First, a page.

Celebrity Death: Why it Feels so Personal

When Alan Rickman passed, grief could be found everywhere in the halls of the school. He had been a staple in everyone’s favorite book and movie series growing up. The twinge of sympathy I felt brought about the question, why do I feel so bad for this person I’ve never met?

For one, they may not have known us, but we sure knew them. Celebrity lives aren’t exactly private, there are entire shows dedicated to the lives of famous people that expose every nook and cranny of their supposed personal life. We knew things about them that if it were us, would be hidden away in secret. This culture surrounding celebrities created a connection to them that we don’t experience with strangers. We were there with them, learning about the good and bad of their lives as if it were an ongoing soap opera in and of itself.

David Bowie on set for his Rebel Rebel video in 1974 (Credit: AVRO)

There’s a pool of people who grieve for the departed. To our scale, the people that we affect are usually our friends and family. On a celebrity scale, it’s their friends and family as well, but also their fans. For larger celebrities, their fanbase could be entire nations, such as David Bowie, whose death sent waves of sadness throughout the world.

Growing up, we find comfort in certain artists and actors; listening to their music, watching their shows, occasionally developing crushes. Consuming this media can sometimes define who we are. This nostalgia serves as a reminder of a happier time, a time when our innocence still existed and ignorance was bliss. Having that source of early on-set happiness taken away feels like a part of that childhood is gone. We found role models in celebrities, even if they weren’t the best for the job.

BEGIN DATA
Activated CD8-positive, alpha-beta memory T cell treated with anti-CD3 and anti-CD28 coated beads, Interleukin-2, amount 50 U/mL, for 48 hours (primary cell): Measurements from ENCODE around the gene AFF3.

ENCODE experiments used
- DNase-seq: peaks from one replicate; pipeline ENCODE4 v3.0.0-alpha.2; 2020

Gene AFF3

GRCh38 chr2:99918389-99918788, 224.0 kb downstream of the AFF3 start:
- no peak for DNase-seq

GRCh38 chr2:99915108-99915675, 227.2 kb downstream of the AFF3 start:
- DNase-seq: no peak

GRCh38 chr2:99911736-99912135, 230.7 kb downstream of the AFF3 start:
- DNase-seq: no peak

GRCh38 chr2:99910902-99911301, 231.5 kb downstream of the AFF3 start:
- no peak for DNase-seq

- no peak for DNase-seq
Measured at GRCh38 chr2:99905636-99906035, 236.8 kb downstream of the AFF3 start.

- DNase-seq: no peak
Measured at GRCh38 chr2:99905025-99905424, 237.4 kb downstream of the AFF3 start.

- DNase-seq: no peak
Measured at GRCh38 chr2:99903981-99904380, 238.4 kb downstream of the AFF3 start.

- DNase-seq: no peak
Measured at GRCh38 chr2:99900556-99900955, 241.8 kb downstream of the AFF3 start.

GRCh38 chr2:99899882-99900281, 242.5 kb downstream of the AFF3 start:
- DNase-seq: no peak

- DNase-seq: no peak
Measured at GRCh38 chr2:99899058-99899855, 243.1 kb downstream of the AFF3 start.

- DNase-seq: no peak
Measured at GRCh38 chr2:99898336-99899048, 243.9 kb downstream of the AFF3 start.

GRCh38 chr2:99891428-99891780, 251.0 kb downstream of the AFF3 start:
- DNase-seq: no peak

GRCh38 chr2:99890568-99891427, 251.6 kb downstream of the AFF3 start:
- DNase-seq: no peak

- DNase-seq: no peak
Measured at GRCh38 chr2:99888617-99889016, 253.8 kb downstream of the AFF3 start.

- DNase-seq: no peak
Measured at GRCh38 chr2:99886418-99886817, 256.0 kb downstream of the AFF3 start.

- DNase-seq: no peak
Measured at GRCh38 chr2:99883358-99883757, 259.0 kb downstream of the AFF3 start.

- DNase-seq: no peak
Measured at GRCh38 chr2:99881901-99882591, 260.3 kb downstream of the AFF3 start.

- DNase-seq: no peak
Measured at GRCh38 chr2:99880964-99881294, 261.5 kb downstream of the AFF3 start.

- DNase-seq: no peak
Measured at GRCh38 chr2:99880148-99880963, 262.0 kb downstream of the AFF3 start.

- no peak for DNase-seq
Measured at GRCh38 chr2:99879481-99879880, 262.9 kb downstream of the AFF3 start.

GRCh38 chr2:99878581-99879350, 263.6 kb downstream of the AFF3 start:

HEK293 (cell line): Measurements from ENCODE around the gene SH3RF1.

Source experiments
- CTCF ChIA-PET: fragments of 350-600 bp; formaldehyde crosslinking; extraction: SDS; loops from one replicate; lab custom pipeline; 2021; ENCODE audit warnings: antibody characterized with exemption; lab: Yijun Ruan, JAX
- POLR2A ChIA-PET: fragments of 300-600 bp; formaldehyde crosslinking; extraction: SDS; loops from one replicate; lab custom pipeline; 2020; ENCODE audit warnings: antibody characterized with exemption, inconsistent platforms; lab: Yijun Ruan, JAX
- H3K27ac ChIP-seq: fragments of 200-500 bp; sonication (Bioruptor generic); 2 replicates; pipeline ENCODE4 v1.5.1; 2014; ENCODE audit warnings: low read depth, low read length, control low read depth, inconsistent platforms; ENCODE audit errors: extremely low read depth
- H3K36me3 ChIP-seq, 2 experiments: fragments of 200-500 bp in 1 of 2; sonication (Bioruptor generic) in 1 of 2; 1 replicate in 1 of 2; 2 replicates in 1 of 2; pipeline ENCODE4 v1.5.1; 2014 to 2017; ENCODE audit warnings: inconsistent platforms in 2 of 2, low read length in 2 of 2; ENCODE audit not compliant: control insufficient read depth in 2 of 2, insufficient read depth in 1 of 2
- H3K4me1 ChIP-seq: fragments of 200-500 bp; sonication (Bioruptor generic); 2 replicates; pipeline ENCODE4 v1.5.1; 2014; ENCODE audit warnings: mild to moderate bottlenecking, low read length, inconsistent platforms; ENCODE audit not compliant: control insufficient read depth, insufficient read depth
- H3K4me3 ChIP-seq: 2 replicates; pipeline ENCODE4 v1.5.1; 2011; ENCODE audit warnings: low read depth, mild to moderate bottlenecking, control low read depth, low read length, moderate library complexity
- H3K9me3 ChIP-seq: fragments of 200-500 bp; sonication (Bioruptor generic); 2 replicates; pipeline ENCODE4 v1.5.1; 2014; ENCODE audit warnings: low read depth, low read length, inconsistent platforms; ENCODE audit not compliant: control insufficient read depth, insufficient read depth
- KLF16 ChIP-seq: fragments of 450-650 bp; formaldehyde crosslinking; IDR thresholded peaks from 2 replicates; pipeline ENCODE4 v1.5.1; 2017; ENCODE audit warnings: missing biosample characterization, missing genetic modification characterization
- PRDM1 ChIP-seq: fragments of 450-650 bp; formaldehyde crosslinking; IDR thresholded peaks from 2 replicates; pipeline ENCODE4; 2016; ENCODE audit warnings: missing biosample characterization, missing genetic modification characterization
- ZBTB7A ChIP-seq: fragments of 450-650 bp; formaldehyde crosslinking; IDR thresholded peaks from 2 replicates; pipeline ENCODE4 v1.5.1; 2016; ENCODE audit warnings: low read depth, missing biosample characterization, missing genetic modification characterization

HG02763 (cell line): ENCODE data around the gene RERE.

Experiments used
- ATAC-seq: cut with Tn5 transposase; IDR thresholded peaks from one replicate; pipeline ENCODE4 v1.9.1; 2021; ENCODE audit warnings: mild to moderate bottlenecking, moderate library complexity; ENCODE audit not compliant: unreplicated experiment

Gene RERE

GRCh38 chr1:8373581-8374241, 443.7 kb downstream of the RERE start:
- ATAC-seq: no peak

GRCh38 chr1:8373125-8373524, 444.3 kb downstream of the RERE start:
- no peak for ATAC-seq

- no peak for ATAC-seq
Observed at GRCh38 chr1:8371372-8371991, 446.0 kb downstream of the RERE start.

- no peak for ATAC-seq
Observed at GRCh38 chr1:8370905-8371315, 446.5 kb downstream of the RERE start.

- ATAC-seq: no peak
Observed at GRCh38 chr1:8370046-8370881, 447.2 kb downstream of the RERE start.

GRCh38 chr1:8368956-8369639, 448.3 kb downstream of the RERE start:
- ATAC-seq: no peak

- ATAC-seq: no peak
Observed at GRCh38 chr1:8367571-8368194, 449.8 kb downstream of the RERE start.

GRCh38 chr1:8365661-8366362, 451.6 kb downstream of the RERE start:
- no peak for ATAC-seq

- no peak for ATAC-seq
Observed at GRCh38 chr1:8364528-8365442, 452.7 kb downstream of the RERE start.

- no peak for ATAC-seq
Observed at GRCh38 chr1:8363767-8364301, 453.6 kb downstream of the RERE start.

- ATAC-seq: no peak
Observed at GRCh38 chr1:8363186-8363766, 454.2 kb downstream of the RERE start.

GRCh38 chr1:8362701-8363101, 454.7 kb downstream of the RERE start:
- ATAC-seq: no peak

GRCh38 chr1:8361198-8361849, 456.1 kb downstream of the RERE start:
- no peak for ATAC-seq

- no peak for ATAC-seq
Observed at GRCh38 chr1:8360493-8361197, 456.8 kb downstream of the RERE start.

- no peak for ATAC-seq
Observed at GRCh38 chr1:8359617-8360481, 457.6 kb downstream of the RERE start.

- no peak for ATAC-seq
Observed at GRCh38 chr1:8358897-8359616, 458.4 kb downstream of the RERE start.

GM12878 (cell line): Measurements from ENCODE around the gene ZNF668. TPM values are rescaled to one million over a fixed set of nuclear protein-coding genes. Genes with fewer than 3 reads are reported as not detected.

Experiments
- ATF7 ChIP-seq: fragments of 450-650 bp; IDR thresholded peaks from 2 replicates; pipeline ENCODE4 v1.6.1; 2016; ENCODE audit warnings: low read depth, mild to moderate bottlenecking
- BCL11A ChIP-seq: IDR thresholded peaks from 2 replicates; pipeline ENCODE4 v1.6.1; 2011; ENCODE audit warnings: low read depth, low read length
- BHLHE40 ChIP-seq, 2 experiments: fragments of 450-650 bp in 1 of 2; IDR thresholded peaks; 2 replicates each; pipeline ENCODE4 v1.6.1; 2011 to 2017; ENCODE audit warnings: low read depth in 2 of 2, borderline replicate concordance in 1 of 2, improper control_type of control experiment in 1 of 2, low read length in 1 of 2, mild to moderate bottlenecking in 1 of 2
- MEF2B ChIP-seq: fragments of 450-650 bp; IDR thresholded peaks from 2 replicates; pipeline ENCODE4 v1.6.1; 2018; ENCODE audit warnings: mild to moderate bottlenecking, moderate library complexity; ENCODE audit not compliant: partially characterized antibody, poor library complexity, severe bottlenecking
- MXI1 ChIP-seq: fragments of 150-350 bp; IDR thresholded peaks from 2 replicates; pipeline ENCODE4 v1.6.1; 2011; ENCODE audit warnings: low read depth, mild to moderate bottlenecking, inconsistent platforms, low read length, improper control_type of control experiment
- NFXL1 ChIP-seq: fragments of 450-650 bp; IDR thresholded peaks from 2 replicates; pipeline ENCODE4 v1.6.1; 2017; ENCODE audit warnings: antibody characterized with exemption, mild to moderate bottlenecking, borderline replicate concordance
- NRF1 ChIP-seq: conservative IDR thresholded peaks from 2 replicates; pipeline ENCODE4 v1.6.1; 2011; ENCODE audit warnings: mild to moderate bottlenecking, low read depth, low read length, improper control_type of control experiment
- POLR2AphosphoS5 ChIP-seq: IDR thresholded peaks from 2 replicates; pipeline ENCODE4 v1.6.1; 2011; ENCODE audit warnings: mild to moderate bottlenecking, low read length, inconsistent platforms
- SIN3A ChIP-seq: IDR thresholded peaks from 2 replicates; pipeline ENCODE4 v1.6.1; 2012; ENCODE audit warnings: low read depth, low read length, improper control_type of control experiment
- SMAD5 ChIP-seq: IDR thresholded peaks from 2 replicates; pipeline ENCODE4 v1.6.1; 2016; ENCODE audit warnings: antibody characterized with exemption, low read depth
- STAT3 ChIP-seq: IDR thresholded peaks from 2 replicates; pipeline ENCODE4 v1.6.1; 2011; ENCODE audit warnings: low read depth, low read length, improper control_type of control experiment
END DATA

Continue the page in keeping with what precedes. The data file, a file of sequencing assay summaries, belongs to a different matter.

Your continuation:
There are multiple sources to a person’s happiness. It could be their spouse, children, pets, parents, etc. For many, it’s their favorite TV shows, movies and songs. When we fall in love with a certain piece of media, we can’t help but falling in love with the person behind the magic. As with the loss of anyone that we love, a celebrity’s death falls into the category of loved one through their contributions to our lives.

One of the most shocking celebrity deaths, Robin Williams passed in 2014. (Credit: AP/Matt Sayles)

As I’ve been watching the Golden Girls and falling in love with the characters, it’s a sad thought to think that nearly all of those blue-hairs are dead (excluding Betty White). Old-time movies such as Breakfast at Tiffany’s feature many actors and actresses that have since passed, creating a time capsule of golden-age media. Fond memories accompany these movies and shows, because they encompass a point in time when people can think of them alongside the ‘good ol’ days’.

Personally, I’ll be a wreck when Meryl Streep dies, but I’d rather not think about when that time inevitably comes. We care so much about celebrities because of what they signify in our lives. The phases that we went through, the relationships we began and ended, finding connections with our loved ones through favorite songs and movies. Our lives begin and end, but the people who contribute to our happiness provide a timeless love that stays with us forever. We can only help but grieve for the artists who provided said happiness, despite having never met them.

 

 

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About mariamos2

Mari Amos provides the comics for the site, as well as a variety of different news/opinion pieces.

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